This quote, or variations of, is a parable I’ve heard many times:
Success is a journey, not a destination. The doing is often more important than the outcome.
— Arthur Ashe
Most recently, it was brought to mind after watching this video by Adam Neely.
He brings up some good points in regards to the creation and destruction cycle of creativity. But can this be applied to non-creative endeavours?
Happiness is not a fish that you can catch
I took over fulltime operations with PitchPlay about a year ago. My partner, who was in charge of the creative vision, decided to move on. This led to an interesting parallel, as I stepped into the business world.
The entire startup culture seems obsessed with defining the end point, and getting there as quick as possible. Iteration is an amazing tool. It’s one we programmers use all the time. The feeling of success you get from completing objectives one after another can give great momentum. Everyone cheers “another successful sprint” moving into the retrospective.
The average lifespan of a developer at a company is anecdotally 2-3 years. The startup world is a little harsher, with unsuccessful startups dying roughly 20 months after their last funding.
It would appear that hitting objectives is not enough in itself.
Unleash the Fire
The job market is so diverse and thriving that finding joy in the journey can be as easy as switching jobs. Unless you’ve got a family to support, or the market changes. In that case …
Sometimes it’s just a matter of priorities. Put less stress on hitting those objectives. Pressure to perform can make good people do unethical things.
You’ve created your own business, which is in a field you love! Well …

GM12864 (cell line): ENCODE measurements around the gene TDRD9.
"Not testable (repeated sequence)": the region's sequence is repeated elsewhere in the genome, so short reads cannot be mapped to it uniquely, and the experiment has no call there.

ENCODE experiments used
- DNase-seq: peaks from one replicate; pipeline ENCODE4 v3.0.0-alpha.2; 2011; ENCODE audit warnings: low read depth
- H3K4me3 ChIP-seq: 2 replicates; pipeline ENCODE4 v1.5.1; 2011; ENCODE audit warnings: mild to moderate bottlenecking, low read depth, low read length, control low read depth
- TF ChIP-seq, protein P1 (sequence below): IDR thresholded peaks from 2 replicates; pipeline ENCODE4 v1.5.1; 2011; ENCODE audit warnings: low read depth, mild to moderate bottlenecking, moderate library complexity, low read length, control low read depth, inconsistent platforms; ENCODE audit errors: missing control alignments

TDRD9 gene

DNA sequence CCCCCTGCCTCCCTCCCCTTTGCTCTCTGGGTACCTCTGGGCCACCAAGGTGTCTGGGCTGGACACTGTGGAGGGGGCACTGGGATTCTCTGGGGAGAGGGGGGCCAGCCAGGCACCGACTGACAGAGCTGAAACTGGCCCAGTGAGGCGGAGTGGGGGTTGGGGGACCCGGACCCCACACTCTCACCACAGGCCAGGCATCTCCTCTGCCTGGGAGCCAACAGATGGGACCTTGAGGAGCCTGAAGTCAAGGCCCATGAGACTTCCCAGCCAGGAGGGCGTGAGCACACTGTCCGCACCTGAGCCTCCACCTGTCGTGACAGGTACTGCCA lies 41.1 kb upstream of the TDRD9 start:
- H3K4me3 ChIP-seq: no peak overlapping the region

Part of running a startup is pivoting on your original idea to find something with product/market fit. There are people who get a lot of enjoyment in this process. There are also a lot of people who start with an idea they love, and due to market pressure they pivot to an idea they don’t.
As Paul Graham points out, you can even begin a startup with no idea.
In a sense, it’s not a problem if you don’t have a good idea, because most startups change their idea anyway. In the average Y Combinator startup, I’d guess 70% of the idea is new at the end of the first three months. Sometimes it’s 100%.
As a personal warning, I was so focused on hitting objectives with PitchPlay that I forget to check if I enjoyed the journey along the way.
This leads to an old favourite … burn-out.
Return to Serenity
My original question was if the creation/destruction cycle can be applied to non-creative endeavours. My scattered thoughts seem to point more towards programming and startups being creative endeavours.
Well. What to do about this?
If you’re running a company that employs creative types … listen when they complain about hangups in their workflow. Focus on making the journey enjoyable, not just rewarding the completion of contracts. To steal a Richard Branson quote:
If you don’t have time for the small things, you won’t have time for the big things.
If you’re running your own small business, make sure that you enjoy what you do. To steal another Branson quote (to keep things consonant):
Fun is one of the most important - and underrated - ingredients in any successful venture. If you’re not having fun, then it’s probably time to call it quits and try something else.
And if you’re suffering from burn-out, you have my sympathies.